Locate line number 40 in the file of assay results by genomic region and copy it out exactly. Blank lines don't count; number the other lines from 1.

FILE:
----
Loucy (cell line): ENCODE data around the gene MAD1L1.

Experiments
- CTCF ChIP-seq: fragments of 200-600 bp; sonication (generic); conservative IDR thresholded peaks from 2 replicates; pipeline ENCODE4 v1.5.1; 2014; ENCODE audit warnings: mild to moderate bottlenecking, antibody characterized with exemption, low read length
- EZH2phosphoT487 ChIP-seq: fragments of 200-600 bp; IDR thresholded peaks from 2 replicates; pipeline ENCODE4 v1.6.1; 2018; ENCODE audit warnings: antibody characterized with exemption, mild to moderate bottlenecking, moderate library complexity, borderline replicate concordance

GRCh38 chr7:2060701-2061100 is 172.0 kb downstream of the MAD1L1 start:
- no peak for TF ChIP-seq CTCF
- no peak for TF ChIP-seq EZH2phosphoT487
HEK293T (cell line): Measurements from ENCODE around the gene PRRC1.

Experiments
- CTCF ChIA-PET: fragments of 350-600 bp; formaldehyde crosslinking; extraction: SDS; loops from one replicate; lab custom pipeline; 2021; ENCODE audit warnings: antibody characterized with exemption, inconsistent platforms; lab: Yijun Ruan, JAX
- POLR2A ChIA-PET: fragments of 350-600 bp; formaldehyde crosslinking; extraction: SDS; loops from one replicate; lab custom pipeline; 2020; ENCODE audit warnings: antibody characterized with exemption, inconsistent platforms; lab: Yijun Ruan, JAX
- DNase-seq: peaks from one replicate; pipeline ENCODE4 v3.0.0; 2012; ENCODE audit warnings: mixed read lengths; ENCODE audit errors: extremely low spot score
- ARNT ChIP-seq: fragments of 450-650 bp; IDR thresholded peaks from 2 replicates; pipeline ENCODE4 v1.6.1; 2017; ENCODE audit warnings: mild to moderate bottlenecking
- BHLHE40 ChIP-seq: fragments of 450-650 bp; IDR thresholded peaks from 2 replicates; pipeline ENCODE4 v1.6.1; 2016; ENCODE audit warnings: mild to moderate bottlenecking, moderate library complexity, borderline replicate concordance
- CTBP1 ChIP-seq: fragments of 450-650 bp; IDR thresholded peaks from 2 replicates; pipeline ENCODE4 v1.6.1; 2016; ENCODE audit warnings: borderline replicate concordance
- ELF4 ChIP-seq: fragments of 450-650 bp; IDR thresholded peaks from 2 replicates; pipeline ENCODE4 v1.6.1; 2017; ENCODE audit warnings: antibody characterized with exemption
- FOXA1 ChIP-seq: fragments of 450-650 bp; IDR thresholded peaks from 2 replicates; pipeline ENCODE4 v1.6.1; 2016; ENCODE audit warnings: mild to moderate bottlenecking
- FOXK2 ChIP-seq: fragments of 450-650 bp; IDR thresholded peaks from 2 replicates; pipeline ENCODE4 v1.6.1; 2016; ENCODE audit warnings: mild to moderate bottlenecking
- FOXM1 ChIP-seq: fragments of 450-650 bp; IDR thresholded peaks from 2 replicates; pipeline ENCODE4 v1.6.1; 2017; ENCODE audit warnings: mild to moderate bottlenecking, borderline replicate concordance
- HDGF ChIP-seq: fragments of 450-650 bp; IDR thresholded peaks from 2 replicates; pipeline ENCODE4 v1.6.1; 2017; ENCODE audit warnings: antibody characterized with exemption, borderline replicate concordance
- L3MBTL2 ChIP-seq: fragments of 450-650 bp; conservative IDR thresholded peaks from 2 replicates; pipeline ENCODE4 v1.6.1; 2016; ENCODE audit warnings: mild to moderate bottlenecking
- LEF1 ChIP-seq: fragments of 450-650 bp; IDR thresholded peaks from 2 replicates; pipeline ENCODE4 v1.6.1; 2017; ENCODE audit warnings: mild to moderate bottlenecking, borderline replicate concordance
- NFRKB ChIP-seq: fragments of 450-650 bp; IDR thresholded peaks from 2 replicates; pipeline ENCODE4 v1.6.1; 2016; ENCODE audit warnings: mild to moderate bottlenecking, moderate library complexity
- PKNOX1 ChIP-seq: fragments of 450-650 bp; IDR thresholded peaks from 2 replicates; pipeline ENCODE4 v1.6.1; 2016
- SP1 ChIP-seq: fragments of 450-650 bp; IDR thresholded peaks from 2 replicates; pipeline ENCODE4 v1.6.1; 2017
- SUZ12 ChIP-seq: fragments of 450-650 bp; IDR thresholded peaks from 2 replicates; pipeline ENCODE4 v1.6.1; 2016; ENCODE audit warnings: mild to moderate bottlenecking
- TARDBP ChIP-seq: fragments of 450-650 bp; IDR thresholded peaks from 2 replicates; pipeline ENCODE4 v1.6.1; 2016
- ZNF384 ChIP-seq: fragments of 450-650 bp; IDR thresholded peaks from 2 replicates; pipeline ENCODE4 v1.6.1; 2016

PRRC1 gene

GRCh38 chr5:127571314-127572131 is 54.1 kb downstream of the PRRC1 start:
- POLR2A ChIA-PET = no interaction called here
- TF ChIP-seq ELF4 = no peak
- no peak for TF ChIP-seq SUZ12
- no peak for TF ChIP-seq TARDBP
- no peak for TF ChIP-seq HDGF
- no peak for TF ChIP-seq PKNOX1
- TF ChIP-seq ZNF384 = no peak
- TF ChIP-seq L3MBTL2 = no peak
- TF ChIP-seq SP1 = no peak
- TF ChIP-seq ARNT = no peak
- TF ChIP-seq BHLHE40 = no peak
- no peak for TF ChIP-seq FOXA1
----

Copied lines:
- TF ChIP-seq ARNT = no peak